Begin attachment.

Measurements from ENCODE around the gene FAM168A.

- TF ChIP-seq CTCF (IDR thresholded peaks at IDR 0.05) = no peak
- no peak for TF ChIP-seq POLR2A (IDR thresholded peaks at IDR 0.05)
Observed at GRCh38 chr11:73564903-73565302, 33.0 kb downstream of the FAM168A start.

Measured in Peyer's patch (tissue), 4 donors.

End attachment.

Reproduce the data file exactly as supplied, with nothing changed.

Measurements from ENCODE around the gene FAM168A.

- TF ChIP-seq CTCF (IDR thresholded peaks at IDR 0.05) = no peak
- no peak for TF ChIP-seq POLR2A (IDR thresholded peaks at IDR 0.05)
Observed at GRCh38 chr11:73564903-73565302, 33.0 kb downstream of the FAM168A start.

Measured in Peyer's patch (tissue), 4 donors.